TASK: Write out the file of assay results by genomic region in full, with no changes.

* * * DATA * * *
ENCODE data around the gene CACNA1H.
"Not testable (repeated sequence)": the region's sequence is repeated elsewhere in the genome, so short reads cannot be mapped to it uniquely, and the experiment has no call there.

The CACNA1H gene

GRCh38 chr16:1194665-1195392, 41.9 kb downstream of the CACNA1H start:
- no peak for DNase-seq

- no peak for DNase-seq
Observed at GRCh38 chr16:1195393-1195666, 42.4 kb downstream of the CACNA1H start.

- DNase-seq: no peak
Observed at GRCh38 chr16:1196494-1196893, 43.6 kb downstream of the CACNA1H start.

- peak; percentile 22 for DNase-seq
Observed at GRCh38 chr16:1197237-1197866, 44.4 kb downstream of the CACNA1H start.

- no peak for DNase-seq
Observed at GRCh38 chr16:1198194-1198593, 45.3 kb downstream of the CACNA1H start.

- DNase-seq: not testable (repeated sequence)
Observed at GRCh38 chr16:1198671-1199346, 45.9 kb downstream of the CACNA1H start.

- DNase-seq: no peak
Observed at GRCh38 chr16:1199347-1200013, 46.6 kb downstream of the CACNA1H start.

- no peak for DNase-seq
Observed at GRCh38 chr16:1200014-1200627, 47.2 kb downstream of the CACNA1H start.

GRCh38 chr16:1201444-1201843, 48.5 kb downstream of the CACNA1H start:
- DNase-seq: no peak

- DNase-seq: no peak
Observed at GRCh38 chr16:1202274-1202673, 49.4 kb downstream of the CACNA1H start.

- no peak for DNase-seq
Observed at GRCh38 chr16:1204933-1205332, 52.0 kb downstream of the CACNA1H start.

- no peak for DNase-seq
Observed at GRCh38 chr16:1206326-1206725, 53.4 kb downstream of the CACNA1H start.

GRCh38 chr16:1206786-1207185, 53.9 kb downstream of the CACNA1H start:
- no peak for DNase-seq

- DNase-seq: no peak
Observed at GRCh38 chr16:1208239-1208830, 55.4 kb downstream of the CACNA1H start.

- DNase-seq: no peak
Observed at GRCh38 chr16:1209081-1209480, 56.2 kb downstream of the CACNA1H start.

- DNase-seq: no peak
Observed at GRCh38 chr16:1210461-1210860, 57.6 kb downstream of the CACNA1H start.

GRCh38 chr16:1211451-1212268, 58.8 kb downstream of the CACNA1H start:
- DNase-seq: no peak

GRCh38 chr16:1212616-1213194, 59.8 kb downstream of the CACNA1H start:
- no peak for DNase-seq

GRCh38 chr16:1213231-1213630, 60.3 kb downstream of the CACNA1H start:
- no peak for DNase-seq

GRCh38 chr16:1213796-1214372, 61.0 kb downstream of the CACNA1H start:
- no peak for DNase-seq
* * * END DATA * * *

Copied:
ENCODE data around the gene CACNA1H.
"Not testable (repeated sequence)": the region's sequence is repeated elsewhere in the genome, so short reads cannot be mapped to it uniquely, and the experiment has no call there.

The CACNA1H gene

GRCh38 chr16:1194665-1195392, 41.9 kb downstream of the CACNA1H start:
- no peak for DNase-seq

- no peak for DNase-seq
Observed at GRCh38 chr16:1195393-1195666, 42.4 kb downstream of the CACNA1H start.

- DNase-seq: no peak
Observed at GRCh38 chr16:1196494-1196893, 43.6 kb downstream of the CACNA1H start.

- peak; percentile 22 for DNase-seq
Observed at GRCh38 chr16:1197237-1197866, 44.4 kb downstream of the CACNA1H start.

- no peak for DNase-seq
Observed at GRCh38 chr16:1198194-1198593, 45.3 kb downstream of the CACNA1H start.

- DNase-seq: not testable (repeated sequence)
Observed at GRCh38 chr16:1198671-1199346, 45.9 kb downstream of the CACNA1H start.

- DNase-seq: no peak
Observed at GRCh38 chr16:1199347-1200013, 46.6 kb downstream of the CACNA1H start.

- no peak for DNase-seq
Observed at GRCh38 chr16:1200014-1200627, 47.2 kb downstream of the CACNA1H start.

GRCh38 chr16:1201444-1201843, 48.5 kb downstream of the CACNA1H start:
- DNase-seq: no peak

- DNase-seq: no peak
Observed at GRCh38 chr16:1202274-1202673, 49.4 kb downstream of the CACNA1H start.

- no peak for DNase-seq
Observed at GRCh38 chr16:1204933-1205332, 52.0 kb downstream of the CACNA1H start.

- no peak for DNase-seq
Observed at GRCh38 chr16:1206326-1206725, 53.4 kb downstream of the CACNA1H start.

GRCh38 chr16:1206786-1207185, 53.9 kb downstream of the CACNA1H start:
- no peak for DNase-seq

- DNase-seq: no peak
Observed at GRCh38 chr16:1208239-1208830, 55.4 kb downstream of the CACNA1H start.

- DNase-seq: no peak
Observed at GRCh38 chr16:1209081-1209480, 56.2 kb downstream of the CACNA1H start.

- DNase-seq: no peak
Observed at GRCh38 chr16:1210461-1210860, 57.6 kb downstream of the CACNA1H start.

GRCh38 chr16:1211451-1212268, 58.8 kb downstream of the CACNA1H start:
- DNase-seq: no peak

GRCh38 chr16:1212616-1213194, 59.8 kb downstream of the CACNA1H start:
- no peak for DNase-seq

GRCh38 chr16:1213231-1213630, 60.3 kb downstream of the CACNA1H start:
- no peak for DNase-seq

GRCh38 chr16:1213796-1214372, 61.0 kb downstream of the CACNA1H start:
- no peak for DNase-seq